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Will 'Wet Markets' Be Bled Dry By LA City Council?

WET MARKET
Owner Abdel Salam Elhawary works the register at L.A. Fresh Poultry.
(Chava Sanchez/LAist)
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Last month, the Los Angeles City Council passed a motion, proposed in the wake of COVID-19 by councilmembers Bob Blumenfield and Paul Koretz, that could signal the beginning of the end for live animal markets, also known as "wet markets."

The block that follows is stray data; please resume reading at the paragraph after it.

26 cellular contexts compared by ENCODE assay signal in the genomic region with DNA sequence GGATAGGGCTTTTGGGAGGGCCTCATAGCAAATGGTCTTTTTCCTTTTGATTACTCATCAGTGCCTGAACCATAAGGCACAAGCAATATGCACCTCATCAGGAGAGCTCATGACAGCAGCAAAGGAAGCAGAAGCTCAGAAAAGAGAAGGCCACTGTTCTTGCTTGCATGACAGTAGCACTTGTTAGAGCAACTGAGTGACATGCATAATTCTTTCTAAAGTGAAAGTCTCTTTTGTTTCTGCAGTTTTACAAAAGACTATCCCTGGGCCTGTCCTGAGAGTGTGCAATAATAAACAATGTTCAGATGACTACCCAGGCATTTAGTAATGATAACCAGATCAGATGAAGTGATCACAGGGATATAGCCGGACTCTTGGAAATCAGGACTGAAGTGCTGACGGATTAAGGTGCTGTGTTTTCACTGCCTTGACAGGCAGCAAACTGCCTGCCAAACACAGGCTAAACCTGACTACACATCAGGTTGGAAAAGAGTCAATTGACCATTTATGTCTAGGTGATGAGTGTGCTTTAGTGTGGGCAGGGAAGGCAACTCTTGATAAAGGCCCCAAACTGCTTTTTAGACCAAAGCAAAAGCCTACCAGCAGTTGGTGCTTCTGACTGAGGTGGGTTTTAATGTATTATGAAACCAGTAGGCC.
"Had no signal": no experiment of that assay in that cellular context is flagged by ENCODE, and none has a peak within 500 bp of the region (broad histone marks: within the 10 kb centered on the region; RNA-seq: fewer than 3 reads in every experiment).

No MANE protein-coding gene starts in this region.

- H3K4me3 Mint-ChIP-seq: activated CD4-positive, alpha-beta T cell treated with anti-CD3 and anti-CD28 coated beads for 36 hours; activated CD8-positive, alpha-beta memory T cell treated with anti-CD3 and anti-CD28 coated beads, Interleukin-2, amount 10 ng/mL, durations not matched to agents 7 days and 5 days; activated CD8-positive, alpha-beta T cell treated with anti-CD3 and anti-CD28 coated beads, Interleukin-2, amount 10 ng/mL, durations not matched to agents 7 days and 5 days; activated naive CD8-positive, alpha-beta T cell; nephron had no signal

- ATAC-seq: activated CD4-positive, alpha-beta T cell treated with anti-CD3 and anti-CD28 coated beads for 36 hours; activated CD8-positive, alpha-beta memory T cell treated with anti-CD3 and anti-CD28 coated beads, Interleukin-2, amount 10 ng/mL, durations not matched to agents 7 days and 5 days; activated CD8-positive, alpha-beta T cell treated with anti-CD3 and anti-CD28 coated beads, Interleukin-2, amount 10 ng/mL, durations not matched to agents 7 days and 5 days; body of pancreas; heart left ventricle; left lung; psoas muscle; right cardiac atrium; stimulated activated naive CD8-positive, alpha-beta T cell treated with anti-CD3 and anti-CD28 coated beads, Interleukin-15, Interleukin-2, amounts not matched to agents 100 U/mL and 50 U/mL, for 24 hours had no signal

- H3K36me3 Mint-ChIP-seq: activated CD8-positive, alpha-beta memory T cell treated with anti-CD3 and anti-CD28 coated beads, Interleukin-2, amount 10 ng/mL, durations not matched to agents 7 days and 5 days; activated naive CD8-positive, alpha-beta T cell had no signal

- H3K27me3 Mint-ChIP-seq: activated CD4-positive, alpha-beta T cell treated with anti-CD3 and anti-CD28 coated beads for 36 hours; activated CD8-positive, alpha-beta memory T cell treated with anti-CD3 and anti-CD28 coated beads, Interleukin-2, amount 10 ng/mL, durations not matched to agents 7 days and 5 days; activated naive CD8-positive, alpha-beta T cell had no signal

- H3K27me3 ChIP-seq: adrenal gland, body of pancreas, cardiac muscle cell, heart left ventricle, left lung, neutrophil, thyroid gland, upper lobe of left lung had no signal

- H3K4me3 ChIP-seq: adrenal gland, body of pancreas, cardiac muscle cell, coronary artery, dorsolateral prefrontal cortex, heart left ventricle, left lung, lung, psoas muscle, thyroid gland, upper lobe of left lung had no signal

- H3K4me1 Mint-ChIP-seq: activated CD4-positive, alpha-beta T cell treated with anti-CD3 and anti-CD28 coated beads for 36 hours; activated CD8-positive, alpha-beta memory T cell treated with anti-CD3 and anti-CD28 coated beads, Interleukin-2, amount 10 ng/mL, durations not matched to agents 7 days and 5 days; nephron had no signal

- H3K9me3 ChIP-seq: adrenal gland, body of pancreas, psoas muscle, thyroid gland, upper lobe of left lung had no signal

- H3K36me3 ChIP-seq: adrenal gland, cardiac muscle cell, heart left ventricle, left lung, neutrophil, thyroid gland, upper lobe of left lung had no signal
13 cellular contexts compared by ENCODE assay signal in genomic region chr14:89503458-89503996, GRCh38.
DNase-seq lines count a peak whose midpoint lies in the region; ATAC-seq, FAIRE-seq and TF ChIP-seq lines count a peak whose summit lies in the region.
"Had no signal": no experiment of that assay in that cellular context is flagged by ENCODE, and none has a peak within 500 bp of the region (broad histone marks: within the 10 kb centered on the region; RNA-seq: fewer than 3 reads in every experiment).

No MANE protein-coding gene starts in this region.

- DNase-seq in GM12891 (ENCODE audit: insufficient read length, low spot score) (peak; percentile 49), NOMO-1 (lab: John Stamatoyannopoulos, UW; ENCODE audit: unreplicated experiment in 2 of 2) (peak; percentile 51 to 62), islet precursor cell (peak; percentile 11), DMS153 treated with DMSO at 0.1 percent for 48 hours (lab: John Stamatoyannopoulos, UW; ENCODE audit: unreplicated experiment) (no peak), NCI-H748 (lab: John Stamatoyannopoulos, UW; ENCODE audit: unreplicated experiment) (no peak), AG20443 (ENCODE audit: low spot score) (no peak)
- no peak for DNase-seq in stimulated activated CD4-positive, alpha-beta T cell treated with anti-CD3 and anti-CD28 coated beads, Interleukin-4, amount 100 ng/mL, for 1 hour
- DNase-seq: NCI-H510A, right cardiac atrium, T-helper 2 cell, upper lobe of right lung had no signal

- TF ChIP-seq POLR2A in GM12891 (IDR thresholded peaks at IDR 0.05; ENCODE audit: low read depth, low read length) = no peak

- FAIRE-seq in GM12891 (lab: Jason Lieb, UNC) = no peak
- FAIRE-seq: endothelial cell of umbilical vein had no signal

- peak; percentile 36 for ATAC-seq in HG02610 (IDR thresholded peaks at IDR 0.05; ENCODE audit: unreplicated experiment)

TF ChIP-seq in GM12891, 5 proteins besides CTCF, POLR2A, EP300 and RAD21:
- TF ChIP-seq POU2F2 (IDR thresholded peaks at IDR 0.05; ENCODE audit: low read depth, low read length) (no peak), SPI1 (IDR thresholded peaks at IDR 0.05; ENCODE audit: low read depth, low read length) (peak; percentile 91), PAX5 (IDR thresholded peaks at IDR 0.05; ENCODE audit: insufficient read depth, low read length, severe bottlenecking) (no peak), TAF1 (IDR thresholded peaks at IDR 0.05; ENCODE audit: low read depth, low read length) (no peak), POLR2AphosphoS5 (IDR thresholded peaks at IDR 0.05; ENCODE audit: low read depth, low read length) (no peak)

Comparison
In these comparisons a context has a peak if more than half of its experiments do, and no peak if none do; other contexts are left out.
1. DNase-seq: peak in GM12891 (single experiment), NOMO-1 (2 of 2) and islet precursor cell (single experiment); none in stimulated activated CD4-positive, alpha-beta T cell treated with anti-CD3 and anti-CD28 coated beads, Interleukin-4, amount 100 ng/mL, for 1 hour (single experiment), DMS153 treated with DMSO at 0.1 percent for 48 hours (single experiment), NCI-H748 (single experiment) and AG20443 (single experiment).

On its face, the motion is about two things: disease prevention and animal cruelty -- although there are no known COVID-19 cases attributable to wet markets, and in-house slaughtering isn't necessarily more cruel than what occurs at industrial slaughterhouses.

For the handful of live-animal market owners and employees in L.A., the motion is a threat to their livelihoods. For wet-market shoppers — who are mostly people of color — it could change the way they buy, cook and eat.

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